Judith introduced herself and spoke to the 1st group explaining her involvement in HBF. “this work is important to the community and that is why I came on board as a director” explained Judith, “I also have children and as a young mother you tend to concentrate on feeding, bathing, dressing and changing your baby and therefore seldom do you think of this kind of teaching...but I wish I had” she concludes, pointing out that the NPO will be two years old in September.

The mothers then in turn introduced themselves, commenting on what they have learnt so far during the project.

Judith happily joined in with all of the activities of the 1st group which continued with the theme of connect with your baby. Laying the babies again on their backs the mothers rubbed the bellies, tapped & squeezed bent & extended legs, stomped feet whilst talking & telling their children what they were doing.

Monja then asked the group “who has been practising what you have been learning”. “Angela” said she had been transitioning “Princess” which she demonstrated correctly, from back to belly and then returning to her back.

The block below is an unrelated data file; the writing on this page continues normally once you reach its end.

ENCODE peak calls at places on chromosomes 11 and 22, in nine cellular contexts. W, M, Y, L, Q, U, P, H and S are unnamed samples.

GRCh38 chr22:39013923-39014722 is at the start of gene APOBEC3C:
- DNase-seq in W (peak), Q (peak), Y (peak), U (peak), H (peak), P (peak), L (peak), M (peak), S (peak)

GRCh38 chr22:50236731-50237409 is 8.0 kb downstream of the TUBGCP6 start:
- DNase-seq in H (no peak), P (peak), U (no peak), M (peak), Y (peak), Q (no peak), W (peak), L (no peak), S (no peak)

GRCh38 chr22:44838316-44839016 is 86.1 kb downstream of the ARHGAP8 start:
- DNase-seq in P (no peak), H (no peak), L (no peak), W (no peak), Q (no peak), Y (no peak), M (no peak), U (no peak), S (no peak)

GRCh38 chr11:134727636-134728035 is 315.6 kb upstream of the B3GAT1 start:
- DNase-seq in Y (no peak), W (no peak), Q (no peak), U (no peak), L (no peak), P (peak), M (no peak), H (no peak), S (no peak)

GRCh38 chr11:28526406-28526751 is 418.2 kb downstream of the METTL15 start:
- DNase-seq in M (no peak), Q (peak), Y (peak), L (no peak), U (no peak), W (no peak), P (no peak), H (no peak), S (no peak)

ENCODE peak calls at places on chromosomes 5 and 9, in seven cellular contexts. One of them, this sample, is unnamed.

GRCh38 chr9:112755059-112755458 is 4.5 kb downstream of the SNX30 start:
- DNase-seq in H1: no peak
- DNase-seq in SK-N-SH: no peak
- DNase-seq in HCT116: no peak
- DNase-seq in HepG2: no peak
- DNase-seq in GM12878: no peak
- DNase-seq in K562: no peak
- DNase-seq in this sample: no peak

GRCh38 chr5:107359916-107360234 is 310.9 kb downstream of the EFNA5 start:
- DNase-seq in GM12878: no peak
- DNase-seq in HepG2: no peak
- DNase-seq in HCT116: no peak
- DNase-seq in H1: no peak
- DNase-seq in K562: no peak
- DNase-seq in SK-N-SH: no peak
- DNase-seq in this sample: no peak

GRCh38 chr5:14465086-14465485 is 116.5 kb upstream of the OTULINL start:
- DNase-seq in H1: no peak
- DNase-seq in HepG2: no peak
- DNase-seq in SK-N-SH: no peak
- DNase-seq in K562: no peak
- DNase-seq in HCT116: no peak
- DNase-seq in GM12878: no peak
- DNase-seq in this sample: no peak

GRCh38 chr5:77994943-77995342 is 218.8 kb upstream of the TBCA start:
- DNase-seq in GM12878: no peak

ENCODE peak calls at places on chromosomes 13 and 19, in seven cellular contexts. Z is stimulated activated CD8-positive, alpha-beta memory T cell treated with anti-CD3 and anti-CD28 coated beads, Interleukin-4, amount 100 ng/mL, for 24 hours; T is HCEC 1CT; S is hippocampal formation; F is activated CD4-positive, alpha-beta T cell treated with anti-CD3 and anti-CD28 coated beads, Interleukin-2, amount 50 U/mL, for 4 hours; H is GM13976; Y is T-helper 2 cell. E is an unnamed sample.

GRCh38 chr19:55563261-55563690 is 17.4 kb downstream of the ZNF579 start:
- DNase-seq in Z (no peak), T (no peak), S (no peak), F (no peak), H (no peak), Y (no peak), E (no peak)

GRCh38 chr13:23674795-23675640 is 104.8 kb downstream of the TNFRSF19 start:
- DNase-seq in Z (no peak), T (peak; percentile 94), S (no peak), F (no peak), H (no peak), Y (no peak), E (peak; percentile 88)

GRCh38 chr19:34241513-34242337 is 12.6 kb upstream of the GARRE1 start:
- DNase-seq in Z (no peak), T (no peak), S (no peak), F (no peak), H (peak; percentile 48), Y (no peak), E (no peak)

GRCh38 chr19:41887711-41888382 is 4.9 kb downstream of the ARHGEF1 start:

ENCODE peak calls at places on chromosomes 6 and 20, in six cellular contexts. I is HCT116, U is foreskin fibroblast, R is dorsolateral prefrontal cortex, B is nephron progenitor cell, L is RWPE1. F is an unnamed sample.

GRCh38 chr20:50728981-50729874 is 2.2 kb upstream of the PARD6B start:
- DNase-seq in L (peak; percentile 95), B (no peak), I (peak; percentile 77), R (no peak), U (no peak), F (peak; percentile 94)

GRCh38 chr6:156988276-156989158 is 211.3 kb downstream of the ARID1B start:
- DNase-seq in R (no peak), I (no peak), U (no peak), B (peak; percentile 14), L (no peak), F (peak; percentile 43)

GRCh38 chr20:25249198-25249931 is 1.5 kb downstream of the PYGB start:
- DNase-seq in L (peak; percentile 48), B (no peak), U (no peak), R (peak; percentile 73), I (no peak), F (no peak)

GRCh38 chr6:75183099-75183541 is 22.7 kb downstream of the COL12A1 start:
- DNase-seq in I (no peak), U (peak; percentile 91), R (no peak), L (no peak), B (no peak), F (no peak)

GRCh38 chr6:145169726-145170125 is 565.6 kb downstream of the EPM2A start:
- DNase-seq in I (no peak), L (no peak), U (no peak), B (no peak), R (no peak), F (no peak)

The whole group now positioned themselves in a circle and Monja demonstrated again how to transition. When the babies where on the stomachs they could all see each other and responded with excitement with their heads lifted.

“being on their bellies strengthens the back which helps with developing lifting of the head and later creeping and crawling” noted Monja. “when should my baby be ready to crawl” asks a mother, “after 7 or 8 months” replied Monja.

Monja now demonstrated how to pick up a baby “make sure that they are always rounded, if you then place them over your shoulder bend their knees, this keeps flexibility in the spine otherwise it becomes stiff, tapping and squeezing also elevates the stiffness”

About this time again the babies seemed to get restless so they were picked up correctly and a circle of mothers stomping their feet whilst singing ensued to calm them down.

As always this had the desired effect, the mothers then could be paired up and tap & squeeze each other’s legs one at a time, the arms had been attended too the previous week.

This was the first time Judith had experienced this “the other leg feels cold and stiff, where as the leg that was worked on feels warm, relaxed, supple and I am more aware of it”